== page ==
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West Van Halts Shops & Production

West Vancouver has become the latest district in Metro Vancouver to stop all cannabis production and retail facilities within its municipal limits.

Councillors voted unanimously to force businesses into a rezoning hearing before applying to set up.

Work has begun on a more wide-ranging regulatory framework that may allow retail operations without the need for rezoning, but the council will not get to lay eyes on them until after West Vancouver’s municipal elections and the national day of legalization, both of which take place this October.

Councillor Nora Gambioli comments, “I think staff are on the right track, and we’re moving forward, but as per usual, a little on the slow side.”

Director of Planning, Jim Bailey, highlighted that businesses could still set up shop, and moved to dispel confusion over any perceived inconsistency, saying, “In a way, it’s prohibition light. Staff don’t believe it’s contradictory. By not allowing them outright… it gives you an added level of control.”

District Joins Others to Prohibit Recreational Sales

West Vancouver becomes the latest municipality to pre-emptively prohibit non-medicinal cannabis sales before legalization. Richmond, Delta and Maple Ridge have also opted to wait for October 17 before commencing any process that allows stores to open. White Rock had also followed suit, passing a ban in January, but has since moved forward on hearings to allow one within its town centre.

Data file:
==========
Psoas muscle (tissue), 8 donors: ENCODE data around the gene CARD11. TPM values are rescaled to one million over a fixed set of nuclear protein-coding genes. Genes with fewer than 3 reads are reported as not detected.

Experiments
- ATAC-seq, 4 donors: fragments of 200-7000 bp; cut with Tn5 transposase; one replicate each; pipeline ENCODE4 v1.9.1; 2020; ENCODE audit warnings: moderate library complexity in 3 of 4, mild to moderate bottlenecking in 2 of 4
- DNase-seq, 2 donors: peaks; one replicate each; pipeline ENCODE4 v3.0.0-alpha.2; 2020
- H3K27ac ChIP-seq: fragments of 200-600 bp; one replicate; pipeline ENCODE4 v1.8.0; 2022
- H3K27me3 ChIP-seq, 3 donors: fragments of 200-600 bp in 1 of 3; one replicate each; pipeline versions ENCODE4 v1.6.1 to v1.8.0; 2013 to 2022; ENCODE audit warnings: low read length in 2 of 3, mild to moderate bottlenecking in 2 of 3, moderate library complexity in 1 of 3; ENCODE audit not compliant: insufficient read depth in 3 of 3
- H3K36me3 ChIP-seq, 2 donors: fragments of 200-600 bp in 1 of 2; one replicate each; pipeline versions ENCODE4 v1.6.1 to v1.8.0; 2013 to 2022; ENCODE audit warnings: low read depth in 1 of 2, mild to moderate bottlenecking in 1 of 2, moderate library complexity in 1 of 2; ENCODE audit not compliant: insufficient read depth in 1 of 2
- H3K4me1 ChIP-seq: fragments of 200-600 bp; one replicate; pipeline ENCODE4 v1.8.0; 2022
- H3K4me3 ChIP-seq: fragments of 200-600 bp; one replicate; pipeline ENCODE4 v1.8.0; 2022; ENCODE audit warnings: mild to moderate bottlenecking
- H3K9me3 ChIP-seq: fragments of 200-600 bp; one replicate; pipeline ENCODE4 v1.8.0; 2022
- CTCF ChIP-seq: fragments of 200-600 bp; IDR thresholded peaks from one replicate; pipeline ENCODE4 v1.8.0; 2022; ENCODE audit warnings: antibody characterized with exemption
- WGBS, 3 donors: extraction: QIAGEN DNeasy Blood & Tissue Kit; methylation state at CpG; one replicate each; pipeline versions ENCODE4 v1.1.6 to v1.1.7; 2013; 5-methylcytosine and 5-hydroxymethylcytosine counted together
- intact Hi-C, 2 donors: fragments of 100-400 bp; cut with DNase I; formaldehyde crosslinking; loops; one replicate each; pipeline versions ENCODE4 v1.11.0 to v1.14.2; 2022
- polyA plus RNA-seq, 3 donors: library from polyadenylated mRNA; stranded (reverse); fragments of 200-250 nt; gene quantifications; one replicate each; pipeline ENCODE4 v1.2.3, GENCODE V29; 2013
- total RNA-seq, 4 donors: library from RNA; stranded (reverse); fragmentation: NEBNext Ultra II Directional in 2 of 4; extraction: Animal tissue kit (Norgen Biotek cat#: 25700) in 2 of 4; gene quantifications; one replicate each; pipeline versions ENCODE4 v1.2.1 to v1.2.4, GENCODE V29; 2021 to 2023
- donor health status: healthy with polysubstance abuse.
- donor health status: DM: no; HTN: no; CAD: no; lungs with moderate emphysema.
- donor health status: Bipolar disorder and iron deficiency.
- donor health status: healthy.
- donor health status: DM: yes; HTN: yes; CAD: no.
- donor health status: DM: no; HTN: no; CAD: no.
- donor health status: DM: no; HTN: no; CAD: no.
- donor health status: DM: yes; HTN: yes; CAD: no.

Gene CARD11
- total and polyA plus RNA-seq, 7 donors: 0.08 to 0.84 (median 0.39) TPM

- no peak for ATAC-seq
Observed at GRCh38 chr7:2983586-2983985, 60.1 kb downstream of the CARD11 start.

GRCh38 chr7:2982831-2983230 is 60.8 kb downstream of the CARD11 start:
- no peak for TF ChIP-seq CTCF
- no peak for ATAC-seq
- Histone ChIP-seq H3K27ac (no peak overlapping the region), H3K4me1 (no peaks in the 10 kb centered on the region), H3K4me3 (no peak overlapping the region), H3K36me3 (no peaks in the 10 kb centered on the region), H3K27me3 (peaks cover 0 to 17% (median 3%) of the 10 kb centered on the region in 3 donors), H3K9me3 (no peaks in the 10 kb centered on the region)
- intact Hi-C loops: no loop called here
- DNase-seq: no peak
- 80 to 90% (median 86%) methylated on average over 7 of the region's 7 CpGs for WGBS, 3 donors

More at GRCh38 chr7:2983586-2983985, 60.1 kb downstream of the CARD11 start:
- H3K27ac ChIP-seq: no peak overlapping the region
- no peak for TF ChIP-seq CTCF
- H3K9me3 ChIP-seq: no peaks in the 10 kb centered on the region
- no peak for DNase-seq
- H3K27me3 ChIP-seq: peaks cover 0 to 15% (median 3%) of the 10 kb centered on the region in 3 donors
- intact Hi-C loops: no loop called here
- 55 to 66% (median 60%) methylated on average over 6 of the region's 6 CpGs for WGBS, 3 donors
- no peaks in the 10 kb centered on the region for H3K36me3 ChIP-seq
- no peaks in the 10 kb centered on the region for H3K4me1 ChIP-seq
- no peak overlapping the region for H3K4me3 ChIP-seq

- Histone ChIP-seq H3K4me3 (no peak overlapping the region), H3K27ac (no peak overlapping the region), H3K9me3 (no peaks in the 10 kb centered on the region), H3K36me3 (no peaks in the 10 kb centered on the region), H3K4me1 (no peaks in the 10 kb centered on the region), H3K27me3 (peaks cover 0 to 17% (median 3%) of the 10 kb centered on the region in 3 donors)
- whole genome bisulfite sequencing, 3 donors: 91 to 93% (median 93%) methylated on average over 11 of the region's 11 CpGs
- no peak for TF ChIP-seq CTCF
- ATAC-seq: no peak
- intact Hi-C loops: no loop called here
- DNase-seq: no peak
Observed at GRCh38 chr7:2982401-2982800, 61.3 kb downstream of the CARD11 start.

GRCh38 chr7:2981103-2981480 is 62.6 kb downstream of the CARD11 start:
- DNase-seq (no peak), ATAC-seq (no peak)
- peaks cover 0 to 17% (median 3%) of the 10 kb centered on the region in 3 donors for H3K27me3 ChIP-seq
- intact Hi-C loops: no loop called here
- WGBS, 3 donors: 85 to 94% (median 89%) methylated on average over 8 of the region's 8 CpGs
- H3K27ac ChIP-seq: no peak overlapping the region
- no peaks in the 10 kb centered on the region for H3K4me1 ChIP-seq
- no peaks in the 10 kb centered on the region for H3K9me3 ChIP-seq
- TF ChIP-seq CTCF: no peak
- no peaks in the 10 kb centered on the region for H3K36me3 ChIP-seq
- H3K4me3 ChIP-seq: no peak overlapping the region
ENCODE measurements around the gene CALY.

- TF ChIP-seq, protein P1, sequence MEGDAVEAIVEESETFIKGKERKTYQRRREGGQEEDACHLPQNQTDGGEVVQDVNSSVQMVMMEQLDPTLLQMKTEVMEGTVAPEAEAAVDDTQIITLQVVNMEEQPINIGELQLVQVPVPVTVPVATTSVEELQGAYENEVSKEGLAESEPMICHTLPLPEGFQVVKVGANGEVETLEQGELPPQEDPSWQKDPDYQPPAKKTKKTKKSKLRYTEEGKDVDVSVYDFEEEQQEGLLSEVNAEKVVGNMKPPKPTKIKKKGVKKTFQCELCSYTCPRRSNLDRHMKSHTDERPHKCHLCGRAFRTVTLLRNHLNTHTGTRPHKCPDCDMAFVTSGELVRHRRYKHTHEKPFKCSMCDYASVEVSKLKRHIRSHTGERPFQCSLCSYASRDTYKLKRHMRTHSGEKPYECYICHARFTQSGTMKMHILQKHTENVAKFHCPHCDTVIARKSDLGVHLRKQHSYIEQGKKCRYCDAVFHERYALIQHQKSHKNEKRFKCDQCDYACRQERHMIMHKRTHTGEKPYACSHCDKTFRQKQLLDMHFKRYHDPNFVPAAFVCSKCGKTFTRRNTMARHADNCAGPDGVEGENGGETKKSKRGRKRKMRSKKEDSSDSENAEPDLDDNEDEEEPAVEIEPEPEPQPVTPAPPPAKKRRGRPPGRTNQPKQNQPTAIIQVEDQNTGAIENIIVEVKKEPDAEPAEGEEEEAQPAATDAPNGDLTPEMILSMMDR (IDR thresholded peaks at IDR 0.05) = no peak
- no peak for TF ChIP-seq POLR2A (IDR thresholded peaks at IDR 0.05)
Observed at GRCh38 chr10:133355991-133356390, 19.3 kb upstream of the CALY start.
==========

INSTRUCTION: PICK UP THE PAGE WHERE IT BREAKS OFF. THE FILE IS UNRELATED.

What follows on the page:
Ian Dawkins, president of the Cannabis Commerce Association of Canada, which represents small-scale producers, lamented the decision, saying, “If you’re in West Vancouver, Squamish has a bylaw just north of you, [and] North Vancouver will be putting something in place. It’s not like there’s not going to be any legal cannabis in West Vancouver, all there’s going to be is a lack of jobs, a lack of opportunities.”

“You can’t handwave it away and kick it to the next municipal government, which is a lot of what’s going on here.”

Dawkins also pointed out that with the Lower Mainland being a patchwork of municipalities, those that are slow to allow production and retail facilities would lose business to those that already have the regulatory machinery in place.

In legislation passed earlier this year, BC’s provincial government gave the go-ahead for municipalities to veto retail licenses. Despite any bans imposed, the public will still be able to purchase cannabis from a website run by the government.

Speaking of the vote, Mayor Michael Smith implied that it was reflective of West Van’s wider political characteristics. He comments, “Once staff have completed their review, we will have rules and regulations as to how we move forward… we don’t mind playing catch-up, as long as we eventually catch up.”

“Things move slowly in West Vancouver, but eventually we get there. And when we do get there, we want to make sure we have the right regulations in place.”

Photo by Arnold C (User: Buchanan-Hermit)